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The Supreme Court cancels a SWAP agreement: Caja España did not inform its client of the risks that they were actually assuming

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    “If they had been aware of the essential characteristics of the product that they were purchasing and its inherent risks, they would never have signed it”. This was the judgement of the Senior Judge of the Supreme Court’s Civil Chamber in its ruling on 18 May 2021, settling the appeal filed by the company that had entered into the swap agreement.

    In November 2007, the client company signed a contract entitled “zero cost collar with cap cancelling forward hedge”, which was a financial swap for the nominal amount of 4,000,000 euros. From the settlement in January 2010 to the maturity date, all settlements were negative for the customer and positive for the bank, resulting in a closing balance of 286,454.03 euros in favour of the latter.

    The client company’s legal representatives initiated proceedings, requesting that the signed contract be annulled or, alternatively, that it be voidable. The specific basis for its claim was the absence of or error in consent, deceit, a violation of consumer and user rights and a conflict of interests between the financial institution and the plaintiff.

    Furthermore, it requested that the contract be terminated due to the respondent being in breach of its contractual obligations of due diligence, good faith and disclosure and a breach of its obligation to provide advice and information on the product that was the subject of the litigation.

    In the first proceedings, Court no. 7 of Palencia upheld the petition to make the financial swap agreement that was signed voidable, accepting that there had been an essential and excusable defect of consent and that the parties must proceed to the mutual repayment of all settlements made as a result of the application of the contract that had been declared void. Additionally, in the opinion of the Senior Judge, the minimum disclosure requirements were not met, as there was no clear explanation of the loan to which the transaction was supposedly link, nor how the hedging of interest rate rises works, or the high levels of risk being assumed by the client.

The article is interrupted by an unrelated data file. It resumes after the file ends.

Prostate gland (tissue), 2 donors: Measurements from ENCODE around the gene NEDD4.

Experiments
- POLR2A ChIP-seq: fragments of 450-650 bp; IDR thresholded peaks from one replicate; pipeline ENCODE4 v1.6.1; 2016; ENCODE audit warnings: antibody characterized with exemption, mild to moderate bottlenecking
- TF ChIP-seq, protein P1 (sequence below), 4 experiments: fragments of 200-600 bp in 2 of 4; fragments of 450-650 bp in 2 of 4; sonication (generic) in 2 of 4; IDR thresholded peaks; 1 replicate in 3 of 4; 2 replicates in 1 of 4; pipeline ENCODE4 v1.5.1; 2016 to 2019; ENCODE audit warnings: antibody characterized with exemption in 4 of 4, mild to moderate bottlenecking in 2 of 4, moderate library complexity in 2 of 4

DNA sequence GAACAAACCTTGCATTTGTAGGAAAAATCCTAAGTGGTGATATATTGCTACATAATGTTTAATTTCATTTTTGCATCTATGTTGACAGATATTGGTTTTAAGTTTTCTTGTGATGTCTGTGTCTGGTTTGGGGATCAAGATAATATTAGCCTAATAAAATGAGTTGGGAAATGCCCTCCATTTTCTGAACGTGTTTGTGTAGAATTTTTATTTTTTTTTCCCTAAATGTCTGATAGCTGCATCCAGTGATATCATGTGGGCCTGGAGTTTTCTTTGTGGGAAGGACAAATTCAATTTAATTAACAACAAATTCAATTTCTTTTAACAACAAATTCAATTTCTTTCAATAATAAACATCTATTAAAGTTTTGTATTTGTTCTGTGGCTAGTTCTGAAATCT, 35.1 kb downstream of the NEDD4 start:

In a second hearing, it was declared that the action for annulment due to defect of consent had surpassed the statute of limitations as 4 years had passed since the initial settlement, resulting in the client company filing the aforementioned appeal.

    It was asserted in the petition that the period for filing suits must be calculated from the date of fulfilment of obligations under the contract, which in the case in hand was 11 October 2012, the date of the last settlement.

    However, in the second legal basis in its recent ruling, the Supreme Court’s Civil Chamber recalls that the specific issue pertaining to the calculation of the period for filing an action for annulment due to defect of consent in the swap contracts, which was disputed at the time, was finally settled by the High Court in Supreme Court Judgement 89/2018, of 19 February.

    “In swap contracts or ‘mortgage hedging’, the obligations of the contract have not been fulfilled until the contractual relationship is concluded or terminated, as this is when the obligations have been fulfilled by both parties and the financial consequences of the contract actually occur. (…)

    Thus, considering that a period of four years had not passed between the maturity date of the swap contract (11 October 2012) and the date on which the claim was filed (11 June 2016), in the Supreme Court’s opinion, in the case at hand, “there has been a breach of the provisions of art. 1301 of the Spanish Civil Code, as applied by the Provincial Court, so the appeal must be upheld”.

    As noted above, the Supreme Court’s Civil Chamber upheld the appeal filed by the client company, rendering void the judgement issued by Section One of the Provincial Court of Palencia and upholding the judgement issued by Court of First Instance and Preliminary Investigation no. 7 of Palencia, insofar as it had upheld the claim that was filed, rejecting the arguments put forward by the respondent bank.